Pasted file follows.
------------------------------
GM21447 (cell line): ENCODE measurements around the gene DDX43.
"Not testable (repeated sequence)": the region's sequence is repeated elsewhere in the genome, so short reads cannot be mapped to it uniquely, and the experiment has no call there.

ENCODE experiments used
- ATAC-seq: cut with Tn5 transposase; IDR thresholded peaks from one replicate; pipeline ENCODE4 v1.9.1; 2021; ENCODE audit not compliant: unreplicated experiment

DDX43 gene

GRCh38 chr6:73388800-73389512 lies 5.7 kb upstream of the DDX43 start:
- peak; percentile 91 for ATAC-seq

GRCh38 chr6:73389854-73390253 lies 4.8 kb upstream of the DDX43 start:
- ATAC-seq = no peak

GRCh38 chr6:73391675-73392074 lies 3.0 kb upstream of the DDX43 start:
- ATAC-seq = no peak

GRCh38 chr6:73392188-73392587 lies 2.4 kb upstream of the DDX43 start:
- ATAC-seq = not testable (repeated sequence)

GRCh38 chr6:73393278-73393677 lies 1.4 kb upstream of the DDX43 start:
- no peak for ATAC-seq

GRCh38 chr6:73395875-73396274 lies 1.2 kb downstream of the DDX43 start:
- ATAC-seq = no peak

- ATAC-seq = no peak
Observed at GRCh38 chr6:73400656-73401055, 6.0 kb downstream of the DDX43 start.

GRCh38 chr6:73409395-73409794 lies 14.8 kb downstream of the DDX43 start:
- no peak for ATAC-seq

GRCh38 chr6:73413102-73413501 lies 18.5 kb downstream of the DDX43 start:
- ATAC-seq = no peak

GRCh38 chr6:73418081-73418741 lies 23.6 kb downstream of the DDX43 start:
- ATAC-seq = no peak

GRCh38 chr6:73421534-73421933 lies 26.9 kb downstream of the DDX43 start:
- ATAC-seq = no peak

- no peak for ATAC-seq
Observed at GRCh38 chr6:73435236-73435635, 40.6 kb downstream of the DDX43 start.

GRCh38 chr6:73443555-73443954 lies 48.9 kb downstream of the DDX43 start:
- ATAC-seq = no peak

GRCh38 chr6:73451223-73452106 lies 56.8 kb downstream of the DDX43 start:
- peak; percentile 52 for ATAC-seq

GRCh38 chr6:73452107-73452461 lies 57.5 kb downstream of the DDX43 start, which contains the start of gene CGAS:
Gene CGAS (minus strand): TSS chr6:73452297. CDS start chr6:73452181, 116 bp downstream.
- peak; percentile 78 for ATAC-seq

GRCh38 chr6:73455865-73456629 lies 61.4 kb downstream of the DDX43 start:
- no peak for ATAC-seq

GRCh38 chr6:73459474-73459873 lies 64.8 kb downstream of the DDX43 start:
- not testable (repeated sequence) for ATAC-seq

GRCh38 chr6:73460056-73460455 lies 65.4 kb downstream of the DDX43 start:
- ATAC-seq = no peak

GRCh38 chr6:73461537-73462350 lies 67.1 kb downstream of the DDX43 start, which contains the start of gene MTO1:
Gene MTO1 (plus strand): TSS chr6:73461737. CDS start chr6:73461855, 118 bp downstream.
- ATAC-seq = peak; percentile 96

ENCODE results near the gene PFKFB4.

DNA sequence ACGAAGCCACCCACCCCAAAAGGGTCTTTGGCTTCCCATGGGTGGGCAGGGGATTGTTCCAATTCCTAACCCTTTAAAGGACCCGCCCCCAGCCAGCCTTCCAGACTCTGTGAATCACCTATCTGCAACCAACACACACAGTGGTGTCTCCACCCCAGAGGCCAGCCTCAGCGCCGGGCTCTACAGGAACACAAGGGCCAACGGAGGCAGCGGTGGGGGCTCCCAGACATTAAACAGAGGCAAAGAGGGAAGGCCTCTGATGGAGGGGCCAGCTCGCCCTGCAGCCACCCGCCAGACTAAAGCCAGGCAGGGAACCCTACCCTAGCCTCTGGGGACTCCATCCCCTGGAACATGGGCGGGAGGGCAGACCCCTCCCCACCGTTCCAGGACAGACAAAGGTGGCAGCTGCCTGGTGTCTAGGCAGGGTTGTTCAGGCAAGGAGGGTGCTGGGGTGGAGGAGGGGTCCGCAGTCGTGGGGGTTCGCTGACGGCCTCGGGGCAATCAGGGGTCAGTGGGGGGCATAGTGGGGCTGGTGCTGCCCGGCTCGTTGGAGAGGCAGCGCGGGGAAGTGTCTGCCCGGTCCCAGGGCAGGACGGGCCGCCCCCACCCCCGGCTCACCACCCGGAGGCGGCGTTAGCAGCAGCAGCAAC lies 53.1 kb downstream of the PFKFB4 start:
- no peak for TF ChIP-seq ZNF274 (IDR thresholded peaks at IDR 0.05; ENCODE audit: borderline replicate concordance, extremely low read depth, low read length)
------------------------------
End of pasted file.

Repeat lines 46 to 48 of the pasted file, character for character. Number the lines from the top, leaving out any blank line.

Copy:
ENCODE results near the gene PFKFB4.

DNA sequence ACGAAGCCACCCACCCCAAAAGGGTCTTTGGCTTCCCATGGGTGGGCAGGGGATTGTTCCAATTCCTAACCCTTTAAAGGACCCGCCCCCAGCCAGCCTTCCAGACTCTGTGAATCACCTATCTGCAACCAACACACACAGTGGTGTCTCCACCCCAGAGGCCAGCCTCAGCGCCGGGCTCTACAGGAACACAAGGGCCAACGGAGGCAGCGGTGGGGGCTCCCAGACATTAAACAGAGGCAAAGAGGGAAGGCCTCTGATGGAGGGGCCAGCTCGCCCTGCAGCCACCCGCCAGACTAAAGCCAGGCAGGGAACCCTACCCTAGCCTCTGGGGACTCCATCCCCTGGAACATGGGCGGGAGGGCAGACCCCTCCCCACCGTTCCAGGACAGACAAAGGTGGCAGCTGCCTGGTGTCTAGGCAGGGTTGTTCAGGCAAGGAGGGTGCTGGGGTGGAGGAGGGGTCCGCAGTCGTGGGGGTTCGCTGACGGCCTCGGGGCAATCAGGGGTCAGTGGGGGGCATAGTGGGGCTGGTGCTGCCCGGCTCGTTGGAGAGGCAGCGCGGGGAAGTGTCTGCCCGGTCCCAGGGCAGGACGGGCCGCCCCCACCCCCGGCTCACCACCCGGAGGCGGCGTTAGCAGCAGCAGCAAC lies 53.1 kb downstream of the PFKFB4 start:
- no peak for TF ChIP-seq ZNF274 (IDR thresholded peaks at IDR 0.05; ENCODE audit: borderline replicate concordance, extremely low read depth, low read length)